Opponents of the controversial Big Stone II power-plant expansion are stepping up pressure in their three-year attempt to shoot down plans for the coal-fired electric generator just across the Minnesota border near Milbank, S.D.
It all comes as decision time closes in on the $1.5 billion project. This week an administrative law judge is expected to lay out findings as a prelude to a ruling on a “certificate of need” for transmission lines to carry half of the some 600 megawatts of capacity from the plant to destinations in southwestern Minnesota.
A final ruling by the state’s Public Utilities Commission (PUC) could come as early as July. Big Stone II spokesman Dan Sharp acknowledged that an unfavorable decision would likely doom the plant.
Last week, noted climate scientist James E. Hansen of NASA’s Goddard Institute for Space Studies in New York appealed in a letter that Gov. Tim Pawlenty publicly oppose the Big Stone II plant expansion.
“You can help inspire your state and the rest of the country to take the bold actions that are essential if we are to retain a hospitable climate,” Hansen wrote, parroting Pawlenty’s own words in speeches he’s made across the country calling on states to initiate “bold initiatives” to blunt unwanted effects of climate change.
Gave early warnings
Hansen became nationally known for his 1980s congressional testimony that blamed carbon emissions from sources like coal-fired power plants for promoting climate change — whose effects are increasingly documented by a broad array of scientists worldwide.
Hansen’s position has been largely endorsed by the U.N.’s Intergovernmental Panel on Climate Change, but not by the Bush administration — which, Hansen has charged, has attempted to silence him and other climate scientists.
In January, the Minnesota Department of Commerce questioned the need for the transmission lines that, Sharp said, would amount to upgrading 100 miles of existing line and building 10 miles of new line.
Also last week, it was learned that eight Minnesota legislators have written to Microsoft’s Bill Gates, noting that he holds a 9 percent stake in Otter Tail Corp. of Fergus Falls, Minn., one of five utilities involved in the Big Stone II project. Led by Rep. Jean Wagenius of Minneapolis and Sen. Ellen Anderson of St. Paul, the DFL legislators invited Gates to visit Minnesota to review green investment opportunities that would “align the values of your foundation with your investment strategy.”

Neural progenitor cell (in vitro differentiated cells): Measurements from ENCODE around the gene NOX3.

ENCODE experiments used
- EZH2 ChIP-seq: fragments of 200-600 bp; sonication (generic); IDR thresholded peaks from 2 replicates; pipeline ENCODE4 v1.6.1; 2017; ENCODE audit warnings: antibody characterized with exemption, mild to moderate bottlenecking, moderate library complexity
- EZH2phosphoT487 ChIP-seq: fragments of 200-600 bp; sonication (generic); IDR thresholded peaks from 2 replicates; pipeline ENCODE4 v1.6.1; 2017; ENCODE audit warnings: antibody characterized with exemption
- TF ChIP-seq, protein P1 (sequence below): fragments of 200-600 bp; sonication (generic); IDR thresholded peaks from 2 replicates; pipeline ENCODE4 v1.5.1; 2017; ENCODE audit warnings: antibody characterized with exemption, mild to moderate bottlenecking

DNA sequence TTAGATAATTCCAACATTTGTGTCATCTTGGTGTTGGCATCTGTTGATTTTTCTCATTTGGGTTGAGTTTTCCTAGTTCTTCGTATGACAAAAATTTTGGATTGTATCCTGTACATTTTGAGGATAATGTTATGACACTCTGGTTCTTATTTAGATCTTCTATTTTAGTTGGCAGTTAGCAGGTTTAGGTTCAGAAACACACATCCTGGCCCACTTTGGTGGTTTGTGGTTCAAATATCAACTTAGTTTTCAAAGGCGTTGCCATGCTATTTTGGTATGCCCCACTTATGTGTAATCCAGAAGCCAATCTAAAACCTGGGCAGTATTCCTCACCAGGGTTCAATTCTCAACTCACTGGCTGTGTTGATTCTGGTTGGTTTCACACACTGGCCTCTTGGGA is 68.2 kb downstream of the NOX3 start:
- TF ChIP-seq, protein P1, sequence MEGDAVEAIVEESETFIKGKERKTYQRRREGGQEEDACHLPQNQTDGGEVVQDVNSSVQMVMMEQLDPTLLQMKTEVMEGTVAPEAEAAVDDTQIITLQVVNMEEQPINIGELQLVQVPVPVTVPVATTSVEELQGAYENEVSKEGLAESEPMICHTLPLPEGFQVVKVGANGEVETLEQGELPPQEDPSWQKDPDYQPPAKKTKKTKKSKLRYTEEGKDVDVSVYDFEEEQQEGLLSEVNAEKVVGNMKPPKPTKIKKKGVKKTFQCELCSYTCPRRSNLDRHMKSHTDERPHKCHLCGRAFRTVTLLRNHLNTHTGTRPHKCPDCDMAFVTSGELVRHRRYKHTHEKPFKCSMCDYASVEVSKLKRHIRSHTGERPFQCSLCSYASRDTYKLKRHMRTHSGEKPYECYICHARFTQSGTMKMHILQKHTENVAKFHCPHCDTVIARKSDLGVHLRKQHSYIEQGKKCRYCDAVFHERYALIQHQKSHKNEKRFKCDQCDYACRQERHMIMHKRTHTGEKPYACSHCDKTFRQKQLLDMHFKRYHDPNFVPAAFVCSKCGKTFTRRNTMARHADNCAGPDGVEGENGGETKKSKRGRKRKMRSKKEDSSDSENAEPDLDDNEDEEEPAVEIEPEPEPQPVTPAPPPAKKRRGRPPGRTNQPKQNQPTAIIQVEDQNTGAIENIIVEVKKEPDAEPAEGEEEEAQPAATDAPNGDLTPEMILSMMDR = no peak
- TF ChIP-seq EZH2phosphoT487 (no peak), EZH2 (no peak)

Wagenius’s office said that Gates has promised to respond.
Earlier, the advocacy group American Rivers of Washington, D.C., designated the Minnesota River as one of five national “endangered” rivers, mainly because of mercury pollution from the plant and drawdown of water from Big Stone Lake, which is the river’s headwaters.
Sharp countered that state-of-the-art mercury controls would limit emissions and that the company has already agreed to limit lake drawdown to a level approved for the existing plant, switching to groundwater for supplies in the event that level is exceeded. South Dakota has approved the use of groundwater, Sharp said.
Focus is on carbon emissions
But the eye of the controversy is focused on upwards of 4.7 million tons of carbon that the Minnesota Center for Environmental Advocacy (MCEA) said would be generated by the Big Stone II project and would be contrary to the carbon-reduction objectives of a compact of six Midwest governors formed at the behest of Republican Pawlenty and Wisconsin Gov. Jim Doyle, a Democrat. Plans for a regional carbon policy are expected in the fall.
In his letter Hansen said, “There is no such thing as ‘clean coal.’ ” He called for energy conservation coupled with alternative sources like wind power. Minnesota’s Next Generational Energy Act, passed by a broad, bipartisan legislative majority and signed by Pawlenty last year, directs that utilities generate at least 25 percent of their power from renewable sources by 2025.
As controversy swirls around transmission lines for Big Stone II, another transmission-line issue is emerging: A way must be found to carry electricity from thousands of wind generators sprouting in some of the same areas where Big Stone II’s lines would be upgraded or built.
All across the Buffalo Ridge area, which runs diagonally across southwestern Minnesota, workers are installing giant windmill towers that soon will churn out some 6,000 megawatts of electrical capacity (more than six times the capacity of the Big Stone II plant). But there currently is not enough transmission capability to carry all that power to where it’s needed. And a transmission line (or lines) would have to go through the same PUC certificate-of-need process as the Big Stone plant.
The difference, said MCEA’s Chuck Laszewski, is that Minnesota law calls for reducing carbon emissions while at the same time calling for increased power from renewable sources like wind.